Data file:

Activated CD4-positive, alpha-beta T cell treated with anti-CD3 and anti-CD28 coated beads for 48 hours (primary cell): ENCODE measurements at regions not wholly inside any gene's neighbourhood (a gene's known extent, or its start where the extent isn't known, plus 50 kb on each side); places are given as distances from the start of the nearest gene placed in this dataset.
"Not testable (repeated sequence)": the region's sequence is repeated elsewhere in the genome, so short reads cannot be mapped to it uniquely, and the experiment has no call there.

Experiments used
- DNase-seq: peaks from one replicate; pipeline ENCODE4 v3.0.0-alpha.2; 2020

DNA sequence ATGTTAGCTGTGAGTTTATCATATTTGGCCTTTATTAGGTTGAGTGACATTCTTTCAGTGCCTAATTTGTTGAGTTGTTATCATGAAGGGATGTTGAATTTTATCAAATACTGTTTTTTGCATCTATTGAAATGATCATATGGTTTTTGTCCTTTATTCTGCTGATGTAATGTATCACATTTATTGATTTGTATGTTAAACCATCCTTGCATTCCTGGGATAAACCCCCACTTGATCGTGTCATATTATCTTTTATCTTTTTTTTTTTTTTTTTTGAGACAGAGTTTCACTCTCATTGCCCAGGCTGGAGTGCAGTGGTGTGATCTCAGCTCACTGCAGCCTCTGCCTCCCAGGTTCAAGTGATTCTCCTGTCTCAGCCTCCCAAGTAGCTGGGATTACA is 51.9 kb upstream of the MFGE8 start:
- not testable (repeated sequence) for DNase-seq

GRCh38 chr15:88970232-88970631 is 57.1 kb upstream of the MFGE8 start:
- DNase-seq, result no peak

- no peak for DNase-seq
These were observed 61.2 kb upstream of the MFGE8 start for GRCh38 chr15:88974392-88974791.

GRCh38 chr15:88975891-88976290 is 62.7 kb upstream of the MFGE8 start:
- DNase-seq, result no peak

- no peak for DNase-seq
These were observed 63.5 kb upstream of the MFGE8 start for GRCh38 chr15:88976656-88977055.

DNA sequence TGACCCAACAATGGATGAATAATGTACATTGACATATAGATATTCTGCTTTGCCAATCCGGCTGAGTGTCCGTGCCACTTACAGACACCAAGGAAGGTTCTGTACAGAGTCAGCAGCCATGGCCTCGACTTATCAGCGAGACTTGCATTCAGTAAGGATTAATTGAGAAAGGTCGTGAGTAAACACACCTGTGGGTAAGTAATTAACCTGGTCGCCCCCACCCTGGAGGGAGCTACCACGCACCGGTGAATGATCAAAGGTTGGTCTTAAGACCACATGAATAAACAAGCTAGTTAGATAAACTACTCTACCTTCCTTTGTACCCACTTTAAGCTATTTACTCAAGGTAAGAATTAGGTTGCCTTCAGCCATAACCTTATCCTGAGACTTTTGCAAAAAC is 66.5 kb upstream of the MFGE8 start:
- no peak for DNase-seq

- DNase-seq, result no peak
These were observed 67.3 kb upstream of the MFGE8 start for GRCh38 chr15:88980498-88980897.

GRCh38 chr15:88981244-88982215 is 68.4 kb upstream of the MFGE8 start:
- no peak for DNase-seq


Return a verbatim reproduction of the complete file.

Activated CD4-positive, alpha-beta T cell treated with anti-CD3 and anti-CD28 coated beads for 48 hours (primary cell): ENCODE measurements at regions not wholly inside any gene's neighbourhood (a gene's known extent, or its start where the extent isn't known, plus 50 kb on each side); places are given as distances from the start of the nearest gene placed in this dataset.
"Not testable (repeated sequence)": the region's sequence is repeated elsewhere in the genome, so short reads cannot be mapped to it uniquely, and the experiment has no call there.

Experiments used
- DNase-seq: peaks from one replicate; pipeline ENCODE4 v3.0.0-alpha.2; 2020

DNA sequence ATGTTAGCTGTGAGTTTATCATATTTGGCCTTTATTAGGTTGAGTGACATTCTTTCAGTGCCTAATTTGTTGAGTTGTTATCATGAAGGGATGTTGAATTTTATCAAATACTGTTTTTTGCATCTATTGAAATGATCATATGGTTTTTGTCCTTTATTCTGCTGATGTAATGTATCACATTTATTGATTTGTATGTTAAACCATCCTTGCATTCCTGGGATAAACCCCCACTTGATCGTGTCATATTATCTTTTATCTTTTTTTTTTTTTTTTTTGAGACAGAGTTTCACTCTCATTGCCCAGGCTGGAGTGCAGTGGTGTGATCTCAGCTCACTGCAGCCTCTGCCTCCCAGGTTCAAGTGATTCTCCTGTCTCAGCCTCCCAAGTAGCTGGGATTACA is 51.9 kb upstream of the MFGE8 start:
- not testable (repeated sequence) for DNase-seq

GRCh38 chr15:88970232-88970631 is 57.1 kb upstream of the MFGE8 start:
- DNase-seq, result no peak

- no peak for DNase-seq
These were observed 61.2 kb upstream of the MFGE8 start for GRCh38 chr15:88974392-88974791.

GRCh38 chr15:88975891-88976290 is 62.7 kb upstream of the MFGE8 start:
- DNase-seq, result no peak

- no peak for DNase-seq
These were observed 63.5 kb upstream of the MFGE8 start for GRCh38 chr15:88976656-88977055.

DNA sequence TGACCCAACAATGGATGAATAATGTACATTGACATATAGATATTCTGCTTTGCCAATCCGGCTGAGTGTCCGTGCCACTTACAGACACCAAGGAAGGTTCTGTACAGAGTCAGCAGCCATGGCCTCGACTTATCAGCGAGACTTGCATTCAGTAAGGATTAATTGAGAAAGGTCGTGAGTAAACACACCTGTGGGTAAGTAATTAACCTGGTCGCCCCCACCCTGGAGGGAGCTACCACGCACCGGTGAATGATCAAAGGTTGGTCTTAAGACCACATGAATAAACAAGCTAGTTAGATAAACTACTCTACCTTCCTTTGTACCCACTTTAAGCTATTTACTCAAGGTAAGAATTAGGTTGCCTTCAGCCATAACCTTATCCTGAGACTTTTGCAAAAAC is 66.5 kb upstream of the MFGE8 start:
- no peak for DNase-seq

- DNase-seq, result no peak
These were observed 67.3 kb upstream of the MFGE8 start for GRCh38 chr15:88980498-88980897.

GRCh38 chr15:88981244-88982215 is 68.4 kb upstream of the MFGE8 start:
- no peak for DNase-seq